Counter-cultural was one of those trendy phrases a few years ago. I still hear it often, especially as a call to Christians to be counter-cultural.
I get it. Our lives are supposed to reflect truths and choices that run against the flow of the world, but…
We still breathe the same air, swim in the same water, use the same roads, work in similar places, and so on.
Many groups and movements have used the phrase counter-cultural through the years. Google it, and you’ll find it listed alongside words, people, and movements in history, such as Woodstock, Vietnam, race relations, middle class, and much more. At its very root, counter-cultural simply describes a subculture’s rejection of a mainstream way of doing things. In a sense, perhaps Christianity has always been counter-cultural, but we need to be careful in wearing it as a badge of honor or identity.
People already know what we stand against. In fact, many people make assumptions about what we stand against because of some active, vocal, and even fanatical individuals and groups that stand under the umbrella of Christianity. I may have some things in common with some of those people and groups, but I think I have more not in common with them. When we respond with hatred, legalism, and judgment instead of humility, compassion, and discernment, we are not living as counter-culturally as we might believe. But we may be living counter to Christ.
Yes, we as Christians are called to be different than the world. We are set apart. But we still share the world with others, including many who do not believe what we believe. We can certainly speak out against some things, but we need to be certain we only do so in the context of what we are for and who we believe. We don’t stand on a platform. We stand on Christ.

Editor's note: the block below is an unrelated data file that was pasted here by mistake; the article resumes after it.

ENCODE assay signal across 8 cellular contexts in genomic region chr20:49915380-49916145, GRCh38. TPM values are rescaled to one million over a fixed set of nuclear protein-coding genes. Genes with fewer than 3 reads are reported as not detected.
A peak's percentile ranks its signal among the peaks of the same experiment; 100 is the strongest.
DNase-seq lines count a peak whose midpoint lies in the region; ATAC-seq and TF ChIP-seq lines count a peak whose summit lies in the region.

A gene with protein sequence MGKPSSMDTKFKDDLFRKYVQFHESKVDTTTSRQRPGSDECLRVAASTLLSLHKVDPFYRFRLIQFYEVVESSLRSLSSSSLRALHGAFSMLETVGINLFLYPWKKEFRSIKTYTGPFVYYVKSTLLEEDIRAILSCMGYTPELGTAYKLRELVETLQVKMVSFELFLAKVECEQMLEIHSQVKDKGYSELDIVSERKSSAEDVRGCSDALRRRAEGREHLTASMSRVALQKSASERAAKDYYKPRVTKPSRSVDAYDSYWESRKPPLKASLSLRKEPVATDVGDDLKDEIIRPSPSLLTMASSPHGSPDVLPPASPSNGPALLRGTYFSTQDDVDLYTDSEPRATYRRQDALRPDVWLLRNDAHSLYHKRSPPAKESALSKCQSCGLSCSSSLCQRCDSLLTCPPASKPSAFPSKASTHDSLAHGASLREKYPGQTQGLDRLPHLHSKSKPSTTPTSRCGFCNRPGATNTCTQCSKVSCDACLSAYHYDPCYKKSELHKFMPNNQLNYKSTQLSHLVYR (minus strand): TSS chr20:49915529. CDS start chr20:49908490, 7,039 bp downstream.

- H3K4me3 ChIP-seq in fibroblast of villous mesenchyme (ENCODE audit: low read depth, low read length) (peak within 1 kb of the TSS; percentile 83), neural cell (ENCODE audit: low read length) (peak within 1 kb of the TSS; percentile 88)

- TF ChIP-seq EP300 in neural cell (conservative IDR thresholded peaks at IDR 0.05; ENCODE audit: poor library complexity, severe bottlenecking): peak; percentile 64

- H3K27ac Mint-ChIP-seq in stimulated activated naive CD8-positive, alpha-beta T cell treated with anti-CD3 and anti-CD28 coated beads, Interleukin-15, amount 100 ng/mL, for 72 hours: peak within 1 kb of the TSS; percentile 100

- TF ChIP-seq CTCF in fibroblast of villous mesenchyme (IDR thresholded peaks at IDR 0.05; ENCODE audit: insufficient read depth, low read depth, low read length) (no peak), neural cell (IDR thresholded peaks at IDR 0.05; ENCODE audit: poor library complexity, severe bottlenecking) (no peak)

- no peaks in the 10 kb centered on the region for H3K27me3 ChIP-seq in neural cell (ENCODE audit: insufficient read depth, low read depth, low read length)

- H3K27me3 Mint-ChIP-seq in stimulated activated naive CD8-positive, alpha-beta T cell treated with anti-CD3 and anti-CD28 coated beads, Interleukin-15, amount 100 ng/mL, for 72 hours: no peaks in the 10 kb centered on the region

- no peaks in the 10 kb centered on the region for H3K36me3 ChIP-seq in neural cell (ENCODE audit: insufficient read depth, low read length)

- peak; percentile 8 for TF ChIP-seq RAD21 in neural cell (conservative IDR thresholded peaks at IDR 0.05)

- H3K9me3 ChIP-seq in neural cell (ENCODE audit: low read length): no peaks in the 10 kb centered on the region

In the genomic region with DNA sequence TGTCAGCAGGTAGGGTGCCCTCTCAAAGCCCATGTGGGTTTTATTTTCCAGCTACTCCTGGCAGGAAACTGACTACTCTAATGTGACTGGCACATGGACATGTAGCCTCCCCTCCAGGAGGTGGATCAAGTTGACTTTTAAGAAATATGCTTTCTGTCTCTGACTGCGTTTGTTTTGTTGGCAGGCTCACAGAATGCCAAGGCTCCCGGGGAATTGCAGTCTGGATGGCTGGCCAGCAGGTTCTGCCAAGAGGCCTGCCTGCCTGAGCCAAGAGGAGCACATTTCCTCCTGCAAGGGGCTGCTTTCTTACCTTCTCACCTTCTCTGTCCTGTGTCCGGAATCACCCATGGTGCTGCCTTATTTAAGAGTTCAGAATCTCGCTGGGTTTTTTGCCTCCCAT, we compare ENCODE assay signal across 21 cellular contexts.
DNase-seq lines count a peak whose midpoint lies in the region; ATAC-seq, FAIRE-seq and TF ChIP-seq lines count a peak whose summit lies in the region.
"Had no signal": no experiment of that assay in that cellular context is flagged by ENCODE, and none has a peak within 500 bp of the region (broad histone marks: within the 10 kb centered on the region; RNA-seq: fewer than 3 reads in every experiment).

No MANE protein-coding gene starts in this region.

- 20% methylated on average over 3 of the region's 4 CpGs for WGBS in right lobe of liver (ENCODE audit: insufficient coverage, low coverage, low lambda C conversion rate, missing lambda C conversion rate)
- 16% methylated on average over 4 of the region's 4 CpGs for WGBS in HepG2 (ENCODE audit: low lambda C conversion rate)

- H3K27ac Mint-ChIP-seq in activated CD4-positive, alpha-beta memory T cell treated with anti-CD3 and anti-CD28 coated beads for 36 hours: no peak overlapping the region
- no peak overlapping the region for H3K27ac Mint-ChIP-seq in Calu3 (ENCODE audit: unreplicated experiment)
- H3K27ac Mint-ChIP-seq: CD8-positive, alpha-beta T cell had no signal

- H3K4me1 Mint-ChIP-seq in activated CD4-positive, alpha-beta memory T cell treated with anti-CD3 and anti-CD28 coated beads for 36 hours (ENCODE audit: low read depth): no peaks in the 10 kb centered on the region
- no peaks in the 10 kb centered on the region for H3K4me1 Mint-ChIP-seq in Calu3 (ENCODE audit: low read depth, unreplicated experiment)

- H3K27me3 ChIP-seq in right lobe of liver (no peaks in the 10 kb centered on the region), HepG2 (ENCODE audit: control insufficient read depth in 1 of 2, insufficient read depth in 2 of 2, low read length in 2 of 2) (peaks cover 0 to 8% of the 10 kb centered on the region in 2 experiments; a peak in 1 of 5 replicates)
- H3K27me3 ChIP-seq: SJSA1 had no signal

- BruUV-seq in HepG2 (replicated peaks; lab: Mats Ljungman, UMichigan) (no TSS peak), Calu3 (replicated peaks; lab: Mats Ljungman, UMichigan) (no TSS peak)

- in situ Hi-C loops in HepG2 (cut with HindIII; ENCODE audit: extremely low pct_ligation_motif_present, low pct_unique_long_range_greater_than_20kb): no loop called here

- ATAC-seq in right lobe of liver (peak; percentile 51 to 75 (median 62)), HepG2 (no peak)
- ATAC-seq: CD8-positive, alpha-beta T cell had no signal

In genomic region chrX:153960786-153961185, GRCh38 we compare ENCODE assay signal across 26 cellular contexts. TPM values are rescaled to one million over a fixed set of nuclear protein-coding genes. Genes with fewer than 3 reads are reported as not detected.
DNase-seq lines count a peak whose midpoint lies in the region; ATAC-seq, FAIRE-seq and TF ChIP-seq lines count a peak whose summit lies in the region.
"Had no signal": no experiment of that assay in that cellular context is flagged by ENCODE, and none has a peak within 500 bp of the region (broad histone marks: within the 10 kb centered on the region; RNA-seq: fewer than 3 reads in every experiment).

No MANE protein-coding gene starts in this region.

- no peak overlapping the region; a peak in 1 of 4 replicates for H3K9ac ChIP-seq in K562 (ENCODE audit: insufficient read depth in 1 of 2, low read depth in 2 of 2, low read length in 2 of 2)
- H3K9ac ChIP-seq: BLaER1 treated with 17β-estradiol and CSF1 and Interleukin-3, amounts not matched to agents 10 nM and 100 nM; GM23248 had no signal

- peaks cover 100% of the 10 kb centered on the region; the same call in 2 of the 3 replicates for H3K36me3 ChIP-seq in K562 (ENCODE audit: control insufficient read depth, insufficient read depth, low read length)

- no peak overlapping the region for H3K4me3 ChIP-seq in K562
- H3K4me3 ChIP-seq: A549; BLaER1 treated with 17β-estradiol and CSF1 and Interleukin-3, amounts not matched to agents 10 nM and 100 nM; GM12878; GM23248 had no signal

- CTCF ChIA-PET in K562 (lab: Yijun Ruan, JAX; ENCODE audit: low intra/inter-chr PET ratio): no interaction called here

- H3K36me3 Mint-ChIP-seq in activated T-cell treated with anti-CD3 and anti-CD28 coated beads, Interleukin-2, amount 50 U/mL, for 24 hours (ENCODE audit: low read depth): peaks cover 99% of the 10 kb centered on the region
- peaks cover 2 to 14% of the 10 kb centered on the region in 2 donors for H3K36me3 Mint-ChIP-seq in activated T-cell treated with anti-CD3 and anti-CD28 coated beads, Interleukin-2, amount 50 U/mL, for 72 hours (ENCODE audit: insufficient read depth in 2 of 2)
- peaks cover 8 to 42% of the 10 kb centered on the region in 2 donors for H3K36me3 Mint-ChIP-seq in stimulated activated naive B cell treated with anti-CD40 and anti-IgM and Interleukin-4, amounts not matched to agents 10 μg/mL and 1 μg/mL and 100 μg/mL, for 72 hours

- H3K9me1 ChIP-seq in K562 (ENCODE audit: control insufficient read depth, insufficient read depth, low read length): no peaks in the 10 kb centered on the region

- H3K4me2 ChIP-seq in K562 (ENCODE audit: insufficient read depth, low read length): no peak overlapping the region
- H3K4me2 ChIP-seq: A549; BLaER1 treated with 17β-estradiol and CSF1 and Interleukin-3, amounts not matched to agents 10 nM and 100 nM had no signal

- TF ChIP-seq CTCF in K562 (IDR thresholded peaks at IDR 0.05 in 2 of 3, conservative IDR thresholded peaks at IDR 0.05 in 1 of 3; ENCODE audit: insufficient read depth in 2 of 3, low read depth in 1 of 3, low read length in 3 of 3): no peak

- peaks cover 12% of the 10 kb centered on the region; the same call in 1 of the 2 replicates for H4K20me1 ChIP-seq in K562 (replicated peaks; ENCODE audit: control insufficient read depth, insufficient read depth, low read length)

We must be significant within the culture we live. Being set apart isn’t the same as separating from. Just as Jesus told us, there will be times we shake the dust off our feet and move on, and there will be times when we ask questions that help people explore where they are and what choices they face.
Be different because of who God created you to be, not just for the sake of being different. Refuse to jump on a bandwagon. Know Jesus well and follow Him. Refuse to let what you’re against cloud Who you’re for. Refuse to be more familiar with what you oppose than with whom God intends you to be.
3 thoughts on “Are Christians Supposed to Be Counter-Cultural?”
Love the last paragraph. It pains me to see on social media all the negativity. Yes, I agree with many of the positions, but a meal consisting of only one food is not a well balanced meal. Attacking the opposite view only makes that side defensive and not open to God’s love and truth.
Yes, Betty. Thank you for sharing your thoughts! Let’s continue our commitment to honor God well.
Reblogged this on Labyrinth, Ideas, and Wanderings and commented:
A voice of reason in the calamity and chaos of today’s social media.